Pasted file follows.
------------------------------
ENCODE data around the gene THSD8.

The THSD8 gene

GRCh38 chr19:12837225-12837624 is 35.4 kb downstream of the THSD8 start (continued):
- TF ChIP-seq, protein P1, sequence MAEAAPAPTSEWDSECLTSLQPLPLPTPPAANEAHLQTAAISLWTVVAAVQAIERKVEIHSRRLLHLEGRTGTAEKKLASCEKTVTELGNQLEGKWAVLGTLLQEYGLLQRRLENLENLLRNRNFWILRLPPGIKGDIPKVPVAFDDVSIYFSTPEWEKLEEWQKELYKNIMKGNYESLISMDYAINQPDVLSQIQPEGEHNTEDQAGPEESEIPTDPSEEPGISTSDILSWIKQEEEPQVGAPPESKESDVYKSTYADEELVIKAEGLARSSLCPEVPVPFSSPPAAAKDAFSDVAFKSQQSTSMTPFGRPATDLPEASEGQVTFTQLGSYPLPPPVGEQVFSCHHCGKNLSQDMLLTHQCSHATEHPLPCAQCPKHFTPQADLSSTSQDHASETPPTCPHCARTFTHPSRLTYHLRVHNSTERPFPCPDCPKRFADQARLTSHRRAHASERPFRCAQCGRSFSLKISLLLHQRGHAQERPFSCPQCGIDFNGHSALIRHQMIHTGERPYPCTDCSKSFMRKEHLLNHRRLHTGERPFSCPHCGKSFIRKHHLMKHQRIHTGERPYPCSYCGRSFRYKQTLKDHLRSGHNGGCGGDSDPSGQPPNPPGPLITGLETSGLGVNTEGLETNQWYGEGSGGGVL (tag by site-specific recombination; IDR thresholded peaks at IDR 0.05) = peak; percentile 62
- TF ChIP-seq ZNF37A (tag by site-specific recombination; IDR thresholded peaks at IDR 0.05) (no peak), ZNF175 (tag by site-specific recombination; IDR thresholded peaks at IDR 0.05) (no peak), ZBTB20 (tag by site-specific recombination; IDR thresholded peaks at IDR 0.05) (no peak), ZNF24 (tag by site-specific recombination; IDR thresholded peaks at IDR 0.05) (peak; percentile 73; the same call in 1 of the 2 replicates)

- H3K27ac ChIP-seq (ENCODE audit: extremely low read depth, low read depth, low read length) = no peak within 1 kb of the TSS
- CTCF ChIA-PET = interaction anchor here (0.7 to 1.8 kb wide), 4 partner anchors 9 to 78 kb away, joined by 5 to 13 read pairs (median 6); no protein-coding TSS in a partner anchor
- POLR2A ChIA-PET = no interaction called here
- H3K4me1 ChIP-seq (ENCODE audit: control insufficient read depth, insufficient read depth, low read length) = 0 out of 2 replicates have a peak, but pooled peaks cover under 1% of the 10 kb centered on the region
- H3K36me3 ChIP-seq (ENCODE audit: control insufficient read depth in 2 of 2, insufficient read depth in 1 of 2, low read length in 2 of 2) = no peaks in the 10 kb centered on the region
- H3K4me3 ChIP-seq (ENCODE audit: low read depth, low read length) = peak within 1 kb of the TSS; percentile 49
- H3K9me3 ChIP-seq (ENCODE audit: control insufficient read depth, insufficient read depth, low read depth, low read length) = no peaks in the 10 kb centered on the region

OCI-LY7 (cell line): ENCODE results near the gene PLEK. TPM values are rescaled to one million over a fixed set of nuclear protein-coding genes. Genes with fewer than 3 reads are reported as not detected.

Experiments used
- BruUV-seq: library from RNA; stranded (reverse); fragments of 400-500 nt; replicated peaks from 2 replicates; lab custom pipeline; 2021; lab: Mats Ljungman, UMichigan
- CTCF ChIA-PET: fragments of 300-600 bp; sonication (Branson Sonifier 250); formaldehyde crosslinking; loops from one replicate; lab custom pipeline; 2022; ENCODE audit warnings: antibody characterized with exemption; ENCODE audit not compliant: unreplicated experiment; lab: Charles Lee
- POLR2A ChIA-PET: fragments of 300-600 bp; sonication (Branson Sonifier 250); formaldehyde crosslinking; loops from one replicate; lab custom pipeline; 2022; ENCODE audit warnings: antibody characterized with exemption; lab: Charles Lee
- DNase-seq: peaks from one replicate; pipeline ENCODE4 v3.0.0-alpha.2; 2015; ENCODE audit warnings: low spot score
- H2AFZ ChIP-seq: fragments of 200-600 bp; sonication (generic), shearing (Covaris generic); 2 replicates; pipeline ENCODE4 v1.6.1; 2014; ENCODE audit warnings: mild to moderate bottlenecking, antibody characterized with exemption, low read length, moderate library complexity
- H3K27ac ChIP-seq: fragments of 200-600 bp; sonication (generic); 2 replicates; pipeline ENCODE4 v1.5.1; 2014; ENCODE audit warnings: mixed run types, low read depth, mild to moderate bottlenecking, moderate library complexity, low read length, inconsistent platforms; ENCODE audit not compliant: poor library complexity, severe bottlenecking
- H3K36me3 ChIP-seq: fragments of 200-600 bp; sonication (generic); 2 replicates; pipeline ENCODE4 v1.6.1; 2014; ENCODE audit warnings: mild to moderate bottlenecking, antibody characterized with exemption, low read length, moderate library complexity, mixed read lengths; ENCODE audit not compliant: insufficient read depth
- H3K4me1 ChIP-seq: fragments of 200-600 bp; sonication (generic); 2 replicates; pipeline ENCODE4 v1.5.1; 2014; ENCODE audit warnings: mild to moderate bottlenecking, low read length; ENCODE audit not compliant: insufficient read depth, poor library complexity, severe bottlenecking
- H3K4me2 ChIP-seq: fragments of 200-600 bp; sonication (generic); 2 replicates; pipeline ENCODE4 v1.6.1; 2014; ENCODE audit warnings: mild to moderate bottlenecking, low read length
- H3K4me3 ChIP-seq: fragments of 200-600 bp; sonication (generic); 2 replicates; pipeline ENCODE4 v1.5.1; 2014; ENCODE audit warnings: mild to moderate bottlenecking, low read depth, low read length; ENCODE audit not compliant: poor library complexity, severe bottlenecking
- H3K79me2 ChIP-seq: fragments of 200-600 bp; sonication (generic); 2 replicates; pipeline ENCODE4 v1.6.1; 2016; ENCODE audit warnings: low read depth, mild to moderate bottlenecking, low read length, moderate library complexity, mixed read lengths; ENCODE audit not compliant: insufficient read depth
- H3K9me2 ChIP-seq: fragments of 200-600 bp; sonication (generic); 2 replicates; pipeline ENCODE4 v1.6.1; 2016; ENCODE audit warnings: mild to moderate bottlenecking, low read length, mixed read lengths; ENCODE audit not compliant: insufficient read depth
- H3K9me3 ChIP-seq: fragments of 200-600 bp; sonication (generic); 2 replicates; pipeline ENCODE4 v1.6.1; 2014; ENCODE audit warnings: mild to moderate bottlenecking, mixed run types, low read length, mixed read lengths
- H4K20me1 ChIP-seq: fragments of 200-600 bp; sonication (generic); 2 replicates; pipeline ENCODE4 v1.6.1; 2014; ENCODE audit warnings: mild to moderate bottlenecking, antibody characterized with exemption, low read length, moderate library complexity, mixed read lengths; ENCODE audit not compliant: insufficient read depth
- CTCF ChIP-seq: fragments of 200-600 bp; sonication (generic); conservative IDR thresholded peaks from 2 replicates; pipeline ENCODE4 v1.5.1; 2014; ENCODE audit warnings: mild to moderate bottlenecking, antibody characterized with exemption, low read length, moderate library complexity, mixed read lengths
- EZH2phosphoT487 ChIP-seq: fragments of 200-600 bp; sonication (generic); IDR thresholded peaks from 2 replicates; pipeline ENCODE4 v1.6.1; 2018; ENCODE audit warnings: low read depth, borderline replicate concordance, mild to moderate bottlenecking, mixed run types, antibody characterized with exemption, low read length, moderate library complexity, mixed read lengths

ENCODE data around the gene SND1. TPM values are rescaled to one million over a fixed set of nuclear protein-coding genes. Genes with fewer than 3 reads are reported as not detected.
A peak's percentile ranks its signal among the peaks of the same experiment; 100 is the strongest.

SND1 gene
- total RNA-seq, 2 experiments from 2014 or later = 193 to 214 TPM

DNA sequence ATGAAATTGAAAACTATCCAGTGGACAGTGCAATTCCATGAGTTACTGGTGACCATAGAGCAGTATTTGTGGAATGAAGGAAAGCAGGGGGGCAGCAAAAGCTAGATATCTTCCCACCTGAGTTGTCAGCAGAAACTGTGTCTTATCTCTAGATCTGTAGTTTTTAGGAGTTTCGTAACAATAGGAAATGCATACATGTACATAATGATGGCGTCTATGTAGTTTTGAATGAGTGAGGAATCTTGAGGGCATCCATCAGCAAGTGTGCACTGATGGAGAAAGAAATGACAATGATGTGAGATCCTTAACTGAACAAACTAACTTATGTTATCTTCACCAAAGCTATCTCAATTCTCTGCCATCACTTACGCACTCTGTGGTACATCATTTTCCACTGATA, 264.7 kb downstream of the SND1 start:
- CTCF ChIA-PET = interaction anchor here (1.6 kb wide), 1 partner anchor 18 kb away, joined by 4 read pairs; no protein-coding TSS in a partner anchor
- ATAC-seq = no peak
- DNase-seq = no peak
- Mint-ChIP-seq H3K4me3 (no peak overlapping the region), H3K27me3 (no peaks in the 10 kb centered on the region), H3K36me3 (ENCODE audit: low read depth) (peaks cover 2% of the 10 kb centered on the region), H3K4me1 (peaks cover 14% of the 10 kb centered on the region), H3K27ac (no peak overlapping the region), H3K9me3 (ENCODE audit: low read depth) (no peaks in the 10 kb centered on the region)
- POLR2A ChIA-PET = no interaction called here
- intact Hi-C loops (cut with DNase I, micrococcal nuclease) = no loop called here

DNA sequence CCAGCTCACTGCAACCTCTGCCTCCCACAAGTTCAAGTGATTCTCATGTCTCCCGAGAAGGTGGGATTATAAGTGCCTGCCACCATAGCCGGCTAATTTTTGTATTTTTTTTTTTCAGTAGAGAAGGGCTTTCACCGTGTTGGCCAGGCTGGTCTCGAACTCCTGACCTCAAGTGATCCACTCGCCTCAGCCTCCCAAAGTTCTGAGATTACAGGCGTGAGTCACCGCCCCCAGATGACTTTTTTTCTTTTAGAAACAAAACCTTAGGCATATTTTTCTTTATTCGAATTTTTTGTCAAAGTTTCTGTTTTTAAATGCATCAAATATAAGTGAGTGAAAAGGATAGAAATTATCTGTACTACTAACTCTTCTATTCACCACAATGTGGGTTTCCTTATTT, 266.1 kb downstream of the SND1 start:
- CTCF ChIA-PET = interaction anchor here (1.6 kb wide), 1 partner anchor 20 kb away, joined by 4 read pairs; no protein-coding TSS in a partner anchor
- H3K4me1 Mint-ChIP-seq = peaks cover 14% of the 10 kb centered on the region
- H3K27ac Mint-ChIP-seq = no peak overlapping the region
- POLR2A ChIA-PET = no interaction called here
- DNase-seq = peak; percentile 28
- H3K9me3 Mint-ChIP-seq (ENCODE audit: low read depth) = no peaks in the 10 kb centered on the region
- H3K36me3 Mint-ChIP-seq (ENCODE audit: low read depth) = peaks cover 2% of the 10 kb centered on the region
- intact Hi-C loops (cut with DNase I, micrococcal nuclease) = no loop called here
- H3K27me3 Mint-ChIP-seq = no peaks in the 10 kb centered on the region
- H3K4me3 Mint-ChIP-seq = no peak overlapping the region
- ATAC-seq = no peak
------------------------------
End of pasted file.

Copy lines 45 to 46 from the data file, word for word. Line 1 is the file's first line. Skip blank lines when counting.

- H3K27ac Mint-ChIP-seq = no peak overlapping the region
- POLR2A ChIA-PET = no interaction called here